Can you find Flossie in this picture? Not only did Floss find the double chimney of the 1751 Palmer-Marsh House interesting, she noticed a pattern that is shown in the way the bricks are laid in the chimney. Can you see the pattern? Maybe these words will help you find the pattern. When a brick is laid in such a way that you see the long side of it, it is called a stretcher. When the brick’s short side faces out, it is called a header. The whole row of bricks is called a course.
The pattern of bricklaying used in this double chimney is called English bond. Using our new terms above, that means there is one course of headers and the next course is of stretchers. The pattern keeps repeating, but is staggered so that the mortar (the cement that sticks the bricks together) in between the bricks shows up in different places. This helps make the look of the chimney more appealing to our eyes.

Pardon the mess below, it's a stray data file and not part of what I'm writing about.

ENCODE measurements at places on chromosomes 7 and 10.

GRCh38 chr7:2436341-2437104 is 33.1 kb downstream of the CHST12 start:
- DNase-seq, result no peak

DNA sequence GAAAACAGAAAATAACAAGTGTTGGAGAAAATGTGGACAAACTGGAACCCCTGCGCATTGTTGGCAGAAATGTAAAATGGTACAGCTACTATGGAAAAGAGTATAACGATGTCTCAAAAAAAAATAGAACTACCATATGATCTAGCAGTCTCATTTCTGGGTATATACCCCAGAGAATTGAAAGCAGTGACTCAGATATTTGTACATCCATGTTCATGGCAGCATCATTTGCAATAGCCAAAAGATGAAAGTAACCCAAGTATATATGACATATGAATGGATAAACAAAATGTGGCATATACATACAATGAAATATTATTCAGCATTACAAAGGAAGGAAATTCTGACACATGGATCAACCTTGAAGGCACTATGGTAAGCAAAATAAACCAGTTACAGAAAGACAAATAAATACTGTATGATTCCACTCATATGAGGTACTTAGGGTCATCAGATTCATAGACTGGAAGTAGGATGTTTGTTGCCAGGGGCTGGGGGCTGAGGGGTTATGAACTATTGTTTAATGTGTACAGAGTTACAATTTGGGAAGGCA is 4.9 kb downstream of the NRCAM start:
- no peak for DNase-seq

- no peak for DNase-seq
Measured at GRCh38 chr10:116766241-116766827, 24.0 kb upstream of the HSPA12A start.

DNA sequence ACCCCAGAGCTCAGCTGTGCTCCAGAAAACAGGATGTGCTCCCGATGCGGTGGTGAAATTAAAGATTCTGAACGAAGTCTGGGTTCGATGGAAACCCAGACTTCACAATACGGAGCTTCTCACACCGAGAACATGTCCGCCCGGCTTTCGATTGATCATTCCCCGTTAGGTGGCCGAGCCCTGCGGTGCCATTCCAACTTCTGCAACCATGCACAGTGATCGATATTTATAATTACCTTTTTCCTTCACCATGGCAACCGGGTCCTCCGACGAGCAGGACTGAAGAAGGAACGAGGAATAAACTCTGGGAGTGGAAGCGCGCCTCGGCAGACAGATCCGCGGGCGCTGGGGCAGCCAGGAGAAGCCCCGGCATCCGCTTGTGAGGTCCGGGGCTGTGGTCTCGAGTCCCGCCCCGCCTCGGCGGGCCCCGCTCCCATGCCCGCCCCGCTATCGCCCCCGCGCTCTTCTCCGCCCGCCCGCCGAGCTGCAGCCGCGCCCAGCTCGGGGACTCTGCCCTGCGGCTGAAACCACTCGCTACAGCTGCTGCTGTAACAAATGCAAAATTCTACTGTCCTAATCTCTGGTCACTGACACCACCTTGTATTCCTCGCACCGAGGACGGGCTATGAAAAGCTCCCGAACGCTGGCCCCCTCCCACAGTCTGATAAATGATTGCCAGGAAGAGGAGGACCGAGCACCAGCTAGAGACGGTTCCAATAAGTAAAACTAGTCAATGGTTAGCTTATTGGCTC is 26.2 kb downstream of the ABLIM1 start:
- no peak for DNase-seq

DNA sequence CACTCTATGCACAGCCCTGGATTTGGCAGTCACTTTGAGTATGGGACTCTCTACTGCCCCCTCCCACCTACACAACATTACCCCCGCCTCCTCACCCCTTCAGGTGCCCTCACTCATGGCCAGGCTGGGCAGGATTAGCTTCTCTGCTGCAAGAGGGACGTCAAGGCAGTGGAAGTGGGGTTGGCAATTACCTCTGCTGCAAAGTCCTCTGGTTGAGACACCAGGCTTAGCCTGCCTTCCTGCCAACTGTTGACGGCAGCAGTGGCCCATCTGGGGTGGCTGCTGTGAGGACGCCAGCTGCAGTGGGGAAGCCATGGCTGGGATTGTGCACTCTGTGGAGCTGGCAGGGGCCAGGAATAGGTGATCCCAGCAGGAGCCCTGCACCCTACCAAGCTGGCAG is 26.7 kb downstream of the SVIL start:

Now it is time to put on your detective’s hat: What is the name of the bricklaying pattern when you lay and repeat one stretcher then one header all on the same course? Send your answer to us on Twitter tagging us as @HistBathSiteNC using #bricksinbath, or on Facebook (again tagging us as @Historic Bath Site and using #bricksinbath) so we know that you’ve participated in Flossie’s little quiz this week.